Russia-Ukraine crisis: Ukrainian expats in UAE fear for families' safety back home

Within minutes of Putin’s televised address, explosions ripped through Kyiv and other major cities



AFP
AFP
by

Anjana Sankar

Published: Thu 24 Feb 2022, 4:06 PM

Last updated: Fri 25 Feb 2022, 9:38 AM

Ukrainian expats in the UAE are gripped by fear and panic for the safety of their family and friends back home as their country has come under a military attack from Russia.

Within minutes of Putin’s televised address at about 5am Ukrainian time, explosions ripped through Kyiv and other major Ukrainian cities.

“I had a hysteric break down in the morning when I saw the news,” said Olga, an Ukrainian expat who is from Kharkiv, a city on the Eastern border.

She said her hometown is getting bombed and she feels helpless.

“There were missile attacks and bombs. My parents and siblings are staying indoors. I am constantly in touch with them. It is scary,” said Olga, an administrative professional, who does not want to revel her last name.

She said the family is planning to move her sister-in-law and two-year old niece to Western Ukraine but the rest of them will stay in Kharkiv.

“My father and brother are winding up their construction business and joining the armed forces. We have no choice but to resist the invaders,” she said.

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There are an estimated 15,000 Ukrainians in the UAE.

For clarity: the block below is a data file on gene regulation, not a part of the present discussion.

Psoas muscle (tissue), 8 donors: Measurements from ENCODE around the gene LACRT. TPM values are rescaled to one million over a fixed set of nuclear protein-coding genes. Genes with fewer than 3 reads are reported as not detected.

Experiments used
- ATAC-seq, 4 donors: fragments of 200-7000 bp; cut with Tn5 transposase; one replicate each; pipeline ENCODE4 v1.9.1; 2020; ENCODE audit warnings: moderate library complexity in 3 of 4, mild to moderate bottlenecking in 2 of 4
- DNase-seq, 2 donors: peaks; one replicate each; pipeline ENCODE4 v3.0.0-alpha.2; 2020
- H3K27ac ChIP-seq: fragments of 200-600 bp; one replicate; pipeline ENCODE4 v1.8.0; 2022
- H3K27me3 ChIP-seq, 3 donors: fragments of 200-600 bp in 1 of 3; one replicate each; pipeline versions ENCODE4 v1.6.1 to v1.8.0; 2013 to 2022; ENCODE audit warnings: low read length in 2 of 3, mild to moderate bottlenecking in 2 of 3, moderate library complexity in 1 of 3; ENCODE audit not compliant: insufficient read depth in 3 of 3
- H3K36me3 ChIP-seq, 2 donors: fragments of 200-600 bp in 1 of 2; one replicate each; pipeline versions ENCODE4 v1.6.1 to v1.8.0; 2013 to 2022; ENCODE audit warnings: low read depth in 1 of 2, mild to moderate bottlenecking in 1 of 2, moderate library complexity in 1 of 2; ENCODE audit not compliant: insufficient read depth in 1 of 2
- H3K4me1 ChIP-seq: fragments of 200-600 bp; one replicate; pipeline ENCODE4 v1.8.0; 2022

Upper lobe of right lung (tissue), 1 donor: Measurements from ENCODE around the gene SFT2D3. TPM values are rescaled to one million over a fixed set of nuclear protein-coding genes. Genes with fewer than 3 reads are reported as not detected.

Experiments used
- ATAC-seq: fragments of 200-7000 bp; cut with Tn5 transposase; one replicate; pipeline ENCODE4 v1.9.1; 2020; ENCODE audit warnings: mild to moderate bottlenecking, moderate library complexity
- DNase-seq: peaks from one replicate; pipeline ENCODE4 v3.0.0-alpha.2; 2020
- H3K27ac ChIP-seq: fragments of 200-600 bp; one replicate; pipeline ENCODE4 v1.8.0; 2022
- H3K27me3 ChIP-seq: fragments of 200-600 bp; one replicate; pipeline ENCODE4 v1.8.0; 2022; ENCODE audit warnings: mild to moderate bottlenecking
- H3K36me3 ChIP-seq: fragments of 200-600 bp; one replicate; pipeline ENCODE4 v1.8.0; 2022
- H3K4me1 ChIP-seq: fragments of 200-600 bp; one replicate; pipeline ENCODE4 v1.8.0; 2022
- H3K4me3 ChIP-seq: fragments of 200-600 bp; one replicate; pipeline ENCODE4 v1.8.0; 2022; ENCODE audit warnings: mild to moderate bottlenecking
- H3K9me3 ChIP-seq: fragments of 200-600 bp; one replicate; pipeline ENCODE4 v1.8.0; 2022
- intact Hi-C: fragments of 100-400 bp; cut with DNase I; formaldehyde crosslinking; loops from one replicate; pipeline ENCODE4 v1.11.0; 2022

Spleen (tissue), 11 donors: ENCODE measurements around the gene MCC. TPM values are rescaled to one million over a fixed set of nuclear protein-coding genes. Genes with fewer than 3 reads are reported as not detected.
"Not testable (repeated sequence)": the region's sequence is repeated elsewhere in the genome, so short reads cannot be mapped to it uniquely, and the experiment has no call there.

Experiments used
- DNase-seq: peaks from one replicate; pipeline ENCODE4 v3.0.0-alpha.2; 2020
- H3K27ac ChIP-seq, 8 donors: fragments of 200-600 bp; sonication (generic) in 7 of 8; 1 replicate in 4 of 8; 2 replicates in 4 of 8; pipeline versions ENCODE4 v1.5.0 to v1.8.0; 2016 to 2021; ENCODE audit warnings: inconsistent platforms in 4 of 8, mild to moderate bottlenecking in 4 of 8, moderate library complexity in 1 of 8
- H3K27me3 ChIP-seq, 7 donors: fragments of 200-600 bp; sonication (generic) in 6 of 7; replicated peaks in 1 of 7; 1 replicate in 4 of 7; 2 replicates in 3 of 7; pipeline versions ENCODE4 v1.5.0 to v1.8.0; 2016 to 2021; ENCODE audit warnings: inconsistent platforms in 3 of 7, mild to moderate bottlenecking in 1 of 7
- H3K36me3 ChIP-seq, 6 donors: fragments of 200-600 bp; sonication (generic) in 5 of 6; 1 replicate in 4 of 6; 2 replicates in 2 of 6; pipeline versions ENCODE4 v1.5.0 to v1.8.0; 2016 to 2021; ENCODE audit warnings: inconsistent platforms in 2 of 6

Mariaa Kolmaier, a 31-year-old Business Development Consultant from Kyiv region, said she is ‘shaking’ as she thinks about her family.

“My family is from Bila Tserkava, 60 kms away from the capital city. There was heavy bombing of the military airport and other buildings,” she said.

“I spoke to my mother in the morning and she said they woke up to the deafening noise of explosions. The bombings have stopped but they can hear jet planes hovering in the sky. They are living a war,” Kolmaier told Khaleej Times.

“I cannot concentrate on work. My friends are all panicking and crying.”

She said terrified families are buying gas, medicines and other essentials for the coming days. “Luckily, the internet and phone lines are still open and I can be in touch with them. But I cannot send them money as most banks are closed.”

“There are many Ukrainians who are fleeing through the Polish and Romanian border. But my family has decided to stay. Most of my friends are enrolling in the army to fight the Russians. We have to stand united,” said Kolmaier addig that Ukrainians are heavily counting on the International community to stop the war.

‘We cannot hold against the Russian army for too long,” she said.

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Another long-time Ukrainian expat Yevheniy Semenov, a Computer Professional based in Abu Dhabi, said he is helping the embassy to coordinate and pass reliable information to the community.

“I can tell you that everyone is worried. We know that if this doesn't stop it will turn into a long, bloody war,” said Semenov.

“My family is in the West and they are safe for now. But it is a matter of time before the war can spread to their city,” he said.

According to him, people are standing united and helping each other during the crisis.

“There are also many Ukrainian tourists who are stranded in the UAE. The embassy and the community is also helping them with affordable accommodation. We have no idea when they can go back as the airspace is closed,” said Semenov.


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